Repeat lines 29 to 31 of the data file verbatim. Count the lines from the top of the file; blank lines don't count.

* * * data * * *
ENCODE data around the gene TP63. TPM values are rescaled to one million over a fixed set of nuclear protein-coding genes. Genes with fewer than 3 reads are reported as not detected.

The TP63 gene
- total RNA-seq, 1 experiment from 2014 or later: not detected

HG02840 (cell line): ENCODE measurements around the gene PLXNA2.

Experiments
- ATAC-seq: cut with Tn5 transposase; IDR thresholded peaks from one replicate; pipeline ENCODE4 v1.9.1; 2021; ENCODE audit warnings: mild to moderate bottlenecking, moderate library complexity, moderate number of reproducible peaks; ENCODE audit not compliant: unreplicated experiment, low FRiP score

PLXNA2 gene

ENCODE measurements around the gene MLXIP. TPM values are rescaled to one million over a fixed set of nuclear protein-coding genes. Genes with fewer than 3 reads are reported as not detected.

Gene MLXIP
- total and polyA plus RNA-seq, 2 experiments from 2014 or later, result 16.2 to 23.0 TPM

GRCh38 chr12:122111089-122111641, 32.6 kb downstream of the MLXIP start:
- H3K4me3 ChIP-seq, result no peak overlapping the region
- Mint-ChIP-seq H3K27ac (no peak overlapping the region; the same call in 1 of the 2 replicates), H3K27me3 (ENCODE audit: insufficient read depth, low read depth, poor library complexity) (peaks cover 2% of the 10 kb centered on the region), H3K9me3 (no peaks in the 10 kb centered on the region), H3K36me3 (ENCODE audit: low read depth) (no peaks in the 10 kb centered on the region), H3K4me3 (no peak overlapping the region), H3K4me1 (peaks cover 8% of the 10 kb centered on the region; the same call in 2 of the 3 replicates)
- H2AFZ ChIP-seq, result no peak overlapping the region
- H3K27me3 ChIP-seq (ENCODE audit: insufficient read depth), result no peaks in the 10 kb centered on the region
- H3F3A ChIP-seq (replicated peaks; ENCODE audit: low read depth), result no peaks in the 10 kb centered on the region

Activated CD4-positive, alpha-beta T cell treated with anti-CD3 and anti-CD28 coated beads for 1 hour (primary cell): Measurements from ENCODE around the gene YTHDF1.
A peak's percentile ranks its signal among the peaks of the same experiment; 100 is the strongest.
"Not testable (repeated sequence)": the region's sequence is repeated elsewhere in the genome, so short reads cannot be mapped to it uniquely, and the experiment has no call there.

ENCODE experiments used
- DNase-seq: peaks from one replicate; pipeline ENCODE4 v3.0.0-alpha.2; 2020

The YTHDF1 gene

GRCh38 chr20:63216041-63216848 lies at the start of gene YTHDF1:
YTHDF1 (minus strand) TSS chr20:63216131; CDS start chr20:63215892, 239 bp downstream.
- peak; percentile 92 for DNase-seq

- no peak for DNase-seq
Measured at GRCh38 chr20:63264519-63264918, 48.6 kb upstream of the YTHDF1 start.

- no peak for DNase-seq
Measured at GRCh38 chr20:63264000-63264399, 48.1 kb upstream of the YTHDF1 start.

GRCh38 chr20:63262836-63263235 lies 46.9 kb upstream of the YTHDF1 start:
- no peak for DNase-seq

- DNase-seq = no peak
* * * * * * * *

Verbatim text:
Measured at GRCh38 chr20:63264000-63264399, 48.1 kb upstream of the YTHDF1 start.

GRCh38 chr20:63262836-63263235 lies 46.9 kb upstream of the YTHDF1 start:
- no peak for DNase-seq